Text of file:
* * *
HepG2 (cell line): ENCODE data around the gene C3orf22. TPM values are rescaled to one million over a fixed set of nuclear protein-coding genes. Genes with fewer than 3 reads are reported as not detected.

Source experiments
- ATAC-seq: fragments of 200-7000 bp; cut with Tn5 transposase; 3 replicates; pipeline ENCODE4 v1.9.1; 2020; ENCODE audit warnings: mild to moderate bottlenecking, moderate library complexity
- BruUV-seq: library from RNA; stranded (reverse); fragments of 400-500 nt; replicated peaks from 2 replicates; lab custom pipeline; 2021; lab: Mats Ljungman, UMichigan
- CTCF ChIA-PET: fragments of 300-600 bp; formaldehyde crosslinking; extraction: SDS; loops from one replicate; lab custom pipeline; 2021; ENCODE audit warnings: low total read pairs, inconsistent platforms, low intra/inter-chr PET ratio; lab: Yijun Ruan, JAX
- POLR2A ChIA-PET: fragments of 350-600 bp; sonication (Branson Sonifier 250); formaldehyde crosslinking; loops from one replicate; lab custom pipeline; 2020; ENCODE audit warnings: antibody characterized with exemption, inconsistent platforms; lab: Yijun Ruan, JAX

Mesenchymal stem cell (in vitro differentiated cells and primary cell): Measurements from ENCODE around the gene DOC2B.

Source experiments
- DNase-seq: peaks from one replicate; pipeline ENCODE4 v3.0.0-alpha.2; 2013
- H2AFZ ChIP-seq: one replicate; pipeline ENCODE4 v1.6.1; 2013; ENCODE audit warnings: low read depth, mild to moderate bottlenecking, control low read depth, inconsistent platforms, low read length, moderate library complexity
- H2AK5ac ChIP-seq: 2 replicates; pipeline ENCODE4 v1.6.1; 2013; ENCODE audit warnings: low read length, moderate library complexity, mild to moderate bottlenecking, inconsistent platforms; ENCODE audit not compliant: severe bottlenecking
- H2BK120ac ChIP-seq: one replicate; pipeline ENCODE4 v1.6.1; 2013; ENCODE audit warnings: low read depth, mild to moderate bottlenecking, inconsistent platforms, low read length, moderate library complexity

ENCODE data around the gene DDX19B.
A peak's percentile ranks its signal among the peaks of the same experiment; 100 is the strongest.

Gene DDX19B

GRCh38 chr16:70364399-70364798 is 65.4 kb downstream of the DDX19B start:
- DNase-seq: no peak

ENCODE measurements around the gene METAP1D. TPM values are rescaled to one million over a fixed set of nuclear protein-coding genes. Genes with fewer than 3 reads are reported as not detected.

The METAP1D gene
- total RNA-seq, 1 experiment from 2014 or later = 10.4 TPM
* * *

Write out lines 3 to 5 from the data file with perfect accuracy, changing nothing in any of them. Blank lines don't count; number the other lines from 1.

- ATAC-seq: fragments of 200-7000 bp; cut with Tn5 transposase; 3 replicates; pipeline ENCODE4 v1.9.1; 2020; ENCODE audit warnings: mild to moderate bottlenecking, moderate library complexity
- BruUV-seq: library from RNA; stranded (reverse); fragments of 400-500 nt; replicated peaks from 2 replicates; lab custom pipeline; 2021; lab: Mats Ljungman, UMichigan
- CTCF ChIA-PET: fragments of 300-600 bp; formaldehyde crosslinking; extraction: SDS; loops from one replicate; lab custom pipeline; 2021; ENCODE audit warnings: low total read pairs, inconsistent platforms, low intra/inter-chr PET ratio; lab: Yijun Ruan, JAX